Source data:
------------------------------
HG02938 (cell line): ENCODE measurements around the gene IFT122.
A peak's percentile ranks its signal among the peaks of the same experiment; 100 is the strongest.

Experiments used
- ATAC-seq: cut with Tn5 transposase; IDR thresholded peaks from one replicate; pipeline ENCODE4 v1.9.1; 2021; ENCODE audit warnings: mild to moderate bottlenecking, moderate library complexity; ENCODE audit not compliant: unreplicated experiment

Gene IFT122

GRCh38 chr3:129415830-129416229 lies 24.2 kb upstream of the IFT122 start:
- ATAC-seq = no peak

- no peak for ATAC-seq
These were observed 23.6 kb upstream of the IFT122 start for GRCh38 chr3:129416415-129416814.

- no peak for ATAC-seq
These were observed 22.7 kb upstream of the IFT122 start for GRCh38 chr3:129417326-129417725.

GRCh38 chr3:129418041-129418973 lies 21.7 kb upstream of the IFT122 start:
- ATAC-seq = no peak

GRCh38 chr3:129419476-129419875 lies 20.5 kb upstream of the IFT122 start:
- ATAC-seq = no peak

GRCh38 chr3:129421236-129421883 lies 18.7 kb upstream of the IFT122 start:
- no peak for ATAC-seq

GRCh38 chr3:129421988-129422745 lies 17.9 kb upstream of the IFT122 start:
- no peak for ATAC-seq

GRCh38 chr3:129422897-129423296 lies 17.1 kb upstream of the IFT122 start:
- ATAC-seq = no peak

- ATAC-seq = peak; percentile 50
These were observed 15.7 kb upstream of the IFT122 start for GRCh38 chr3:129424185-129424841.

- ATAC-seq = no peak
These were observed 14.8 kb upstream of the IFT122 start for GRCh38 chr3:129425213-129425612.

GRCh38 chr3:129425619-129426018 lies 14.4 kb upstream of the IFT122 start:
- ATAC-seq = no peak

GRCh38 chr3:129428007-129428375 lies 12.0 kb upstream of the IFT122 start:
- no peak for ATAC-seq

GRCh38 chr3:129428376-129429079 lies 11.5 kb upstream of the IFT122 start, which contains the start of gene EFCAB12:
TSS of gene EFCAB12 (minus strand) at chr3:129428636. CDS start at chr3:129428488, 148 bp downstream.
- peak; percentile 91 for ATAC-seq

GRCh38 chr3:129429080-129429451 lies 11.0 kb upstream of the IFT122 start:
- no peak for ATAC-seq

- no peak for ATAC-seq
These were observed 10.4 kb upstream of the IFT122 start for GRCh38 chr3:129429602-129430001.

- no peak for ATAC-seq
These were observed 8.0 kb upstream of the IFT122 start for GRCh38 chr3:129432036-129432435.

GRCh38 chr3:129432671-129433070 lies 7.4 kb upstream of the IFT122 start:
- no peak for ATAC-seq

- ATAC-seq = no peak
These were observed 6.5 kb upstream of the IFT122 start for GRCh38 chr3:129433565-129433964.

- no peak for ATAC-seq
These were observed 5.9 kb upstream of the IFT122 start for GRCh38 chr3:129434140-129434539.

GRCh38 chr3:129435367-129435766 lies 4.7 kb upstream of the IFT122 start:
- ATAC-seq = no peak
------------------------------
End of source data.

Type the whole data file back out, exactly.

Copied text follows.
HG02938 (cell line): ENCODE measurements around the gene IFT122.
A peak's percentile ranks its signal among the peaks of the same experiment; 100 is the strongest.

Experiments used
- ATAC-seq: cut with Tn5 transposase; IDR thresholded peaks from one replicate; pipeline ENCODE4 v1.9.1; 2021; ENCODE audit warnings: mild to moderate bottlenecking, moderate library complexity; ENCODE audit not compliant: unreplicated experiment

Gene IFT122

GRCh38 chr3:129415830-129416229 lies 24.2 kb upstream of the IFT122 start:
- ATAC-seq = no peak

- no peak for ATAC-seq
These were observed 23.6 kb upstream of the IFT122 start for GRCh38 chr3:129416415-129416814.

- no peak for ATAC-seq
These were observed 22.7 kb upstream of the IFT122 start for GRCh38 chr3:129417326-129417725.

GRCh38 chr3:129418041-129418973 lies 21.7 kb upstream of the IFT122 start:
- ATAC-seq = no peak

GRCh38 chr3:129419476-129419875 lies 20.5 kb upstream of the IFT122 start:
- ATAC-seq = no peak

GRCh38 chr3:129421236-129421883 lies 18.7 kb upstream of the IFT122 start:
- no peak for ATAC-seq

GRCh38 chr3:129421988-129422745 lies 17.9 kb upstream of the IFT122 start:
- no peak for ATAC-seq

GRCh38 chr3:129422897-129423296 lies 17.1 kb upstream of the IFT122 start:
- ATAC-seq = no peak

- ATAC-seq = peak; percentile 50
These were observed 15.7 kb upstream of the IFT122 start for GRCh38 chr3:129424185-129424841.

- ATAC-seq = no peak
These were observed 14.8 kb upstream of the IFT122 start for GRCh38 chr3:129425213-129425612.

GRCh38 chr3:129425619-129426018 lies 14.4 kb upstream of the IFT122 start:
- ATAC-seq = no peak

GRCh38 chr3:129428007-129428375 lies 12.0 kb upstream of the IFT122 start:
- no peak for ATAC-seq

GRCh38 chr3:129428376-129429079 lies 11.5 kb upstream of the IFT122 start, which contains the start of gene EFCAB12:
TSS of gene EFCAB12 (minus strand) at chr3:129428636. CDS start at chr3:129428488, 148 bp downstream.
- peak; percentile 91 for ATAC-seq

GRCh38 chr3:129429080-129429451 lies 11.0 kb upstream of the IFT122 start:
- no peak for ATAC-seq

- no peak for ATAC-seq
These were observed 10.4 kb upstream of the IFT122 start for GRCh38 chr3:129429602-129430001.

- no peak for ATAC-seq
These were observed 8.0 kb upstream of the IFT122 start for GRCh38 chr3:129432036-129432435.

GRCh38 chr3:129432671-129433070 lies 7.4 kb upstream of the IFT122 start:
- no peak for ATAC-seq

- ATAC-seq = no peak
These were observed 6.5 kb upstream of the IFT122 start for GRCh38 chr3:129433565-129433964.

- no peak for ATAC-seq
These were observed 5.9 kb upstream of the IFT122 start for GRCh38 chr3:129434140-129434539.

GRCh38 chr3:129435367-129435766 lies 4.7 kb upstream of the IFT122 start:
- ATAC-seq = no peak